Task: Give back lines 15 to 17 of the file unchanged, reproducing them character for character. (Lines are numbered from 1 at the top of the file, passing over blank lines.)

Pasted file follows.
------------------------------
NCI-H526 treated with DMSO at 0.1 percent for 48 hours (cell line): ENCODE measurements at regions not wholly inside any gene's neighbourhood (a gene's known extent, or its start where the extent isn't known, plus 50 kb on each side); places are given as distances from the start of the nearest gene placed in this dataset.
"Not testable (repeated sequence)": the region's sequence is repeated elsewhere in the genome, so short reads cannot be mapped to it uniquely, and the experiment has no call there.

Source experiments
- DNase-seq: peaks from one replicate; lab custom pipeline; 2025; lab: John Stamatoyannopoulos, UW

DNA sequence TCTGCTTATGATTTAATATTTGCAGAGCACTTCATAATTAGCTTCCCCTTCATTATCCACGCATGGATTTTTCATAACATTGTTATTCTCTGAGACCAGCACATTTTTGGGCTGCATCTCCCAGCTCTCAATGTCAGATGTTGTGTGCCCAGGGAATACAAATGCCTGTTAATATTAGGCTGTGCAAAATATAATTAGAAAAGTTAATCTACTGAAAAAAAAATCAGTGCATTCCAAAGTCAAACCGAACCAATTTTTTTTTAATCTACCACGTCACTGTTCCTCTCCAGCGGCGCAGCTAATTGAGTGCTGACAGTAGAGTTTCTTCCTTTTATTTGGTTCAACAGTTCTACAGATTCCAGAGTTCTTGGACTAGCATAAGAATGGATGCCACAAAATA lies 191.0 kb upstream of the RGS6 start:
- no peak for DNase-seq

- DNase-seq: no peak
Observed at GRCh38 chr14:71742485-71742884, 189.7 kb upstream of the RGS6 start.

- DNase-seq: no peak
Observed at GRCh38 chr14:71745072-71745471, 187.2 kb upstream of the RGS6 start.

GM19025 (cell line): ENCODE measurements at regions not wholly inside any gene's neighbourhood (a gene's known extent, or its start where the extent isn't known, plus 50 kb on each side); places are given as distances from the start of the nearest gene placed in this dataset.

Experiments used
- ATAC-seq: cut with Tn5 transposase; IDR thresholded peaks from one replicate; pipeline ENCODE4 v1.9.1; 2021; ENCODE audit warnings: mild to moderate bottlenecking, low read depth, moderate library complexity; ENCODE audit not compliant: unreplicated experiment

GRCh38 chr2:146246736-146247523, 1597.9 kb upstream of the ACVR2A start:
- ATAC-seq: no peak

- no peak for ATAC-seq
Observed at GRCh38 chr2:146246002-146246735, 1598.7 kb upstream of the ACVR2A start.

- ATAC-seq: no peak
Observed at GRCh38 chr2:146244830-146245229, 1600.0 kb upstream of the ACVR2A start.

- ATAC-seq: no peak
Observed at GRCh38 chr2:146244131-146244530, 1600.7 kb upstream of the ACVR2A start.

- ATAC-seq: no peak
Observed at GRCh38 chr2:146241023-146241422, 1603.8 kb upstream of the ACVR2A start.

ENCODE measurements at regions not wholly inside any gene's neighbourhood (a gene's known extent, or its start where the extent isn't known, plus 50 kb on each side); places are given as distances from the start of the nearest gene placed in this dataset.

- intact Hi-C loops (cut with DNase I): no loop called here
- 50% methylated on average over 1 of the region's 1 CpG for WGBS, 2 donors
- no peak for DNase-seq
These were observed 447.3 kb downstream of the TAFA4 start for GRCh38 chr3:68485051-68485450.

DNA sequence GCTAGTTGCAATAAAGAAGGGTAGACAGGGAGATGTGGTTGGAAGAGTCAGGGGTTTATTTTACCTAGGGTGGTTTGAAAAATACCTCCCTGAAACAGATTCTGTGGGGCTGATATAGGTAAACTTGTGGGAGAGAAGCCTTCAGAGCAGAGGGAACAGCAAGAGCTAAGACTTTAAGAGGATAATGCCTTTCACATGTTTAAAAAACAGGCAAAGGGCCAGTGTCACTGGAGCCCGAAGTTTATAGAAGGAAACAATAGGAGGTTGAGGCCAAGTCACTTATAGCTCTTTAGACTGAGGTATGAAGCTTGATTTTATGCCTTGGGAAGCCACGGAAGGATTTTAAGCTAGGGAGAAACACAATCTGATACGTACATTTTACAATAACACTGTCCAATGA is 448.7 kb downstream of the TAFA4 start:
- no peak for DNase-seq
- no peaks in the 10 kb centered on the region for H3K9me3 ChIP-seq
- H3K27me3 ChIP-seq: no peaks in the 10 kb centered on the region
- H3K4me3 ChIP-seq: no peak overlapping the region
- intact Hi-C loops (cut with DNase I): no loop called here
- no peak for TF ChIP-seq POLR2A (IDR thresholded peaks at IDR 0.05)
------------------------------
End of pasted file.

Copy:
- ATAC-seq: no peak

- no peak for ATAC-seq
Observed at GRCh38 chr2:146246002-146246735, 1598.7 kb upstream of the ACVR2A start.